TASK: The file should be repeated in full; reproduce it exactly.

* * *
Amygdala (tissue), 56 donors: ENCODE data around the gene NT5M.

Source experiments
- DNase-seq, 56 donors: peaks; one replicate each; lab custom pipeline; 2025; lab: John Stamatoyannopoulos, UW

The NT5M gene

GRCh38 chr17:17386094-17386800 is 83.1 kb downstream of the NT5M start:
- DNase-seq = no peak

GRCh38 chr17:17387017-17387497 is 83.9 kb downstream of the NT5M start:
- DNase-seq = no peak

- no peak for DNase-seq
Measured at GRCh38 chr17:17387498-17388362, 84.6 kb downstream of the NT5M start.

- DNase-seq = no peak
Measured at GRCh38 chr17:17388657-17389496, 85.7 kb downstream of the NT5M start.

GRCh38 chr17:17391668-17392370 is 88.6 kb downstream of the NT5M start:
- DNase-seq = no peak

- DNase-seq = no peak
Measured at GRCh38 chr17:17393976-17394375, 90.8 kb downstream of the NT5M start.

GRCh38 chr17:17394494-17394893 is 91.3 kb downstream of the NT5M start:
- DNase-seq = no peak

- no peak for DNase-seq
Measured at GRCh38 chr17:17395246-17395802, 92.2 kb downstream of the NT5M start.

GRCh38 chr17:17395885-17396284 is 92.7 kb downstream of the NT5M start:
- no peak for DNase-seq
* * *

Amygdala (tissue), 56 donors: ENCODE data around the gene NT5M.

Source experiments
- DNase-seq, 56 donors: peaks; one replicate each; lab custom pipeline; 2025; lab: John Stamatoyannopoulos, UW

The NT5M gene

GRCh38 chr17:17386094-17386800 is 83.1 kb downstream of the NT5M start:
- DNase-seq = no peak

GRCh38 chr17:17387017-17387497 is 83.9 kb downstream of the NT5M start:
- DNase-seq = no peak

- no peak for DNase-seq
Measured at GRCh38 chr17:17387498-17388362, 84.6 kb downstream of the NT5M start.

- DNase-seq = no peak
Measured at GRCh38 chr17:17388657-17389496, 85.7 kb downstream of the NT5M start.

GRCh38 chr17:17391668-17392370 is 88.6 kb downstream of the NT5M start:
- DNase-seq = no peak

- DNase-seq = no peak
Measured at GRCh38 chr17:17393976-17394375, 90.8 kb downstream of the NT5M start.

GRCh38 chr17:17394494-17394893 is 91.3 kb downstream of the NT5M start:
- DNase-seq = no peak

- no peak for DNase-seq
Measured at GRCh38 chr17:17395246-17395802, 92.2 kb downstream of the NT5M start.

GRCh38 chr17:17395885-17396284 is 92.7 kb downstream of the NT5M start:
- no peak for DNase-seq